Coming soon: Responsible AI at the 35th Canadian Conference on Artificial Intelligence (AI) from 30 May to 3 June, 2022

35 years? How have I not stumbled on this conference before? Anyway, I’m glad to have the news (even if I’m late to the party), from the 35th Canadian Conference on Artificial Intelligence homepage,

The 35th Canadian Conference on Artificial Intelligence will take place virtually in Toronto, Ontario, from 30 May to 3 June, 2022. All presentations and posters will be online, with in-person social events to be scheduled in Toronto for those who are able to attend in-person. Viewing rooms and isolated presentation facilities will be available for all visitors to the University of Toronto during the event.

The event is collocated with the Computer and Robot Vision conferences. These events (AI·CRV 2022) will bring together hundreds of leaders in research, industry, and government, as well as Canada’s most accomplished students. They showcase Canada’s ingenuity, innovation and leadership in intelligent systems and advanced information and communications technology. A single registration lets you attend any session in the two conferences, which are scheduled in parallel tracks.

The conference proceedings are published on PubPub, an open-source, privacy-respecting, and open access online platform. They are submitted to be indexed and abstracted in leading indexing services such as DBLP, ACM, Google Scholar.

You can view last year’s [2021] proceedings here: https://caiac.pubpub.org/ai2021.

The 2021 proceedings appear to be open access.

I can’t tell if ‘Responsible AI’ has been included as a specific topic in previous conferences but 2022 is definitely hosting a couple of sessions based on that theme, from the Responsible AI activities webpage,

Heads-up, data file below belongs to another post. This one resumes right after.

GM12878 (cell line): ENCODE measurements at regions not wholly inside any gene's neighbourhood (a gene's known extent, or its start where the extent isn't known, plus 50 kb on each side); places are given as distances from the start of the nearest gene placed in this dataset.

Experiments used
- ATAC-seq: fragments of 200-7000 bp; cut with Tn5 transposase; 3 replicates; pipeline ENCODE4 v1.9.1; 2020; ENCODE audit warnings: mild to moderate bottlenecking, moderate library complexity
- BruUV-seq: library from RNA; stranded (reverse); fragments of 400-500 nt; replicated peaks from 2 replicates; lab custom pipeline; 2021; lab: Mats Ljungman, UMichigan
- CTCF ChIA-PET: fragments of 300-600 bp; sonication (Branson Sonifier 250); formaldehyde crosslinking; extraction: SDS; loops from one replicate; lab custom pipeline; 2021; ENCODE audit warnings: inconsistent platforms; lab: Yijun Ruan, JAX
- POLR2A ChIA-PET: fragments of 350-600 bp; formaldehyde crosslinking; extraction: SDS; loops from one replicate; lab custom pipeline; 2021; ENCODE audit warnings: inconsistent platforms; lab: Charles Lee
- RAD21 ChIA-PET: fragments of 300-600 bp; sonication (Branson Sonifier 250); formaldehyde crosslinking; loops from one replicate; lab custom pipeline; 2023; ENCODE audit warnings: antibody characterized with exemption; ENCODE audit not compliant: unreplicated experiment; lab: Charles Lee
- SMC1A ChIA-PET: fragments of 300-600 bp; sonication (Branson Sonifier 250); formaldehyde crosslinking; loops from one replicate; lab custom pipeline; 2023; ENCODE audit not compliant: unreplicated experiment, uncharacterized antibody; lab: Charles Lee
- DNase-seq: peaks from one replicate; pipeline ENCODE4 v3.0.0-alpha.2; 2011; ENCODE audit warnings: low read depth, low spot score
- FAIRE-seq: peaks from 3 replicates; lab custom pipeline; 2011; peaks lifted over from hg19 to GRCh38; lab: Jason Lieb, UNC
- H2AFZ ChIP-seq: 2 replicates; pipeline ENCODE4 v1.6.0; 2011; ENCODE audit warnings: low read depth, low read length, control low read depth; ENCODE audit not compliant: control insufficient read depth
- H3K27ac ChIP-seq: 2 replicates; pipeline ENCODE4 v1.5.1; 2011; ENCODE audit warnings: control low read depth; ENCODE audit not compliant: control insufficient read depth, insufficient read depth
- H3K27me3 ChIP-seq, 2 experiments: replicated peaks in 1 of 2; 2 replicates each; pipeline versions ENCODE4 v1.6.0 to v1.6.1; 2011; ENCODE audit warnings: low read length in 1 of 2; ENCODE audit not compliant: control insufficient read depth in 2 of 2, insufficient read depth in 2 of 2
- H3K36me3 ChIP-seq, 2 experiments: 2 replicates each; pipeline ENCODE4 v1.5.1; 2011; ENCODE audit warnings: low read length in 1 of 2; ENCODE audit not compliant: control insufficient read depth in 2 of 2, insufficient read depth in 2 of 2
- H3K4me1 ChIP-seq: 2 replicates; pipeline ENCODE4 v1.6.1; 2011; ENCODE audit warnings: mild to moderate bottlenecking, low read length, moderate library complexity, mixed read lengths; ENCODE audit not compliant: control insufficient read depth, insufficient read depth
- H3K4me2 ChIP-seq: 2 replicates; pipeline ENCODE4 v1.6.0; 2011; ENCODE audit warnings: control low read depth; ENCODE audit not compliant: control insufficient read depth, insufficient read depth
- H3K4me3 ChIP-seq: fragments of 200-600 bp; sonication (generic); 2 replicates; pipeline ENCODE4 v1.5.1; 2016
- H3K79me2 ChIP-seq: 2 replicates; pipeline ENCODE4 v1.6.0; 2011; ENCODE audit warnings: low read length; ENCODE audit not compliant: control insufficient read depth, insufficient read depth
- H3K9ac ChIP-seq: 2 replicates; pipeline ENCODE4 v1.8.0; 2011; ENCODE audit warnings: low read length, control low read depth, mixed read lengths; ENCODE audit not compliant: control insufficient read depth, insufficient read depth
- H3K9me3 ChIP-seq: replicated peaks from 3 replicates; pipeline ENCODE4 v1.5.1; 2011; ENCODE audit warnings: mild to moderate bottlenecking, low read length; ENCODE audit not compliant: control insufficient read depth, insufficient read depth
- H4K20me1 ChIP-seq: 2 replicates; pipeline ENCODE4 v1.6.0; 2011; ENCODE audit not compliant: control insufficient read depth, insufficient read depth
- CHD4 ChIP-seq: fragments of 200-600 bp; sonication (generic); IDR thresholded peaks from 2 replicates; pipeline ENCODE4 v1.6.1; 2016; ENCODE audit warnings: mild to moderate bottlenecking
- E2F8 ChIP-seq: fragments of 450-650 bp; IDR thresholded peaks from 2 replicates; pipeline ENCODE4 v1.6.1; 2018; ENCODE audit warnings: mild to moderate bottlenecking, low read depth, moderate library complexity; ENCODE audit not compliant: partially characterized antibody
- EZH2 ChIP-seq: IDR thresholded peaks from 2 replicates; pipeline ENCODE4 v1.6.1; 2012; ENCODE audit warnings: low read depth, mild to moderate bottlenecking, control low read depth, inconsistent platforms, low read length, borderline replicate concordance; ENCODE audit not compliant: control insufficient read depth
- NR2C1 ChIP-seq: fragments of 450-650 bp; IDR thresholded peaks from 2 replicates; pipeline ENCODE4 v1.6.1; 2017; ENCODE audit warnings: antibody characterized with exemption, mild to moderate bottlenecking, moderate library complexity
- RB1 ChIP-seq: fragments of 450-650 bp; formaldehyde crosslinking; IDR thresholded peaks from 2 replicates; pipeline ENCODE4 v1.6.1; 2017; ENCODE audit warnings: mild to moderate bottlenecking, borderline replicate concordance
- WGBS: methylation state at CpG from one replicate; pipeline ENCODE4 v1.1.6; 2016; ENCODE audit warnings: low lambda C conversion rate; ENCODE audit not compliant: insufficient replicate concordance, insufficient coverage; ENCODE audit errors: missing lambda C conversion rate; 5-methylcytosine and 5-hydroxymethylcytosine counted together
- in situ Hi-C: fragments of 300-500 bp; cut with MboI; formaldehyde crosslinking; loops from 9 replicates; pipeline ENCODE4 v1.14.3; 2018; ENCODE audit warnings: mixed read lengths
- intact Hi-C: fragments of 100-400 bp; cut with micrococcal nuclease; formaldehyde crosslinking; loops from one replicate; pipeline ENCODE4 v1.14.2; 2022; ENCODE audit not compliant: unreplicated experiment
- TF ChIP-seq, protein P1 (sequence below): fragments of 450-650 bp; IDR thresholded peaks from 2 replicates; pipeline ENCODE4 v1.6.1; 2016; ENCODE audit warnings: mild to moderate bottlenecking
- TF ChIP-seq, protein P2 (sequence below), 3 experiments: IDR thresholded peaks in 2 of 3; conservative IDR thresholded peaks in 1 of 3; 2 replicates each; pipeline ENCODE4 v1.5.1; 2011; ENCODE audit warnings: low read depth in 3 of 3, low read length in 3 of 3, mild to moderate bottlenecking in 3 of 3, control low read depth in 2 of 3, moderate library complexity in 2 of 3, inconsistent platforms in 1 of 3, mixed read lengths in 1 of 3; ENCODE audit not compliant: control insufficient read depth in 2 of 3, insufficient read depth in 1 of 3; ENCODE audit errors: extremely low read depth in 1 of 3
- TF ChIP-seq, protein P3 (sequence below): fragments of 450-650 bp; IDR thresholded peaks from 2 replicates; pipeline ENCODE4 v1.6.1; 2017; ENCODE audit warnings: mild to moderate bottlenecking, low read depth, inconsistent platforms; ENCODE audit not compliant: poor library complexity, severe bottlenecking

Keynote speaker: Julia Stoyanovich

New York University

“Building Data Equity Systems”

Equity as a social concept — treating people differently depending on their endowments and needs to provide equality of outcome rather than equality of treatment — lends a unifying vision for ongoing work to operationalize ethical considerations across technology, law, and society.  In my talk I will present a vision for designing, developing, deploying, and overseeing data-intensive systems that consider equity as an essential objective.  I will discuss ongoing technical work, and will place this work into the broader context of policy, education, and public outreach.

Biography: Julia Stoyanovich is an Institute Associate Professor of Computer Science & Engineering at the Tandon School of Engineering, Associate Professor of Data Science at the Center for Data Science, and Director of the Center for Responsible AI at New York University (NYU).  Her research focuses on responsible data management and analysis: on operationalizing fairness, diversity, transparency, and data protection in all stages of the data science lifecycle.  She established the “Data, Responsibly” consortium and served on the New York City Automated Decision Systems Task Force, by appointment from Mayor de Blasio.  Julia developed and has been teaching courses on Responsible Data Science at NYU, and is a co-creator of an award-winning comic book series on this topic.  In addition to data ethics, Julia works on the management and analysis of preference and voting data, and on querying large evolving graphs. She holds M.S. and Ph.D. degrees in Computer Science from Columbia University, and a B.S. in Computer Science and in Mathematics & Statistics from the University of Massachusetts at Amherst.  She is a recipient of an NSF CAREER award and a Senior Member of the ACM.

Panel on ethical implications of AI

Panelists

Luke Stark, Faculty of Information and Media Studies, Western University

Luke Stark is an Assistant Professor in the Faculty of Information and Media Studies at Western University in London, ON. His work interrogating the historical, social, and ethical impacts of computing and AI technologies has appeared in journals including The Information Society, Social Studies of Science, and New Media & Society, and in popular venues like Slate, The Globe and Mail, and The Boston Globe. Luke was previously a Postdoctoral Researcher in AI ethics at Microsoft Research, and a Postdoctoral Fellow in Sociology at Dartmouth College; he holds a PhD from the Department of Media, Culture, and Communication at New York University, and a BA and MA from the University of Toronto.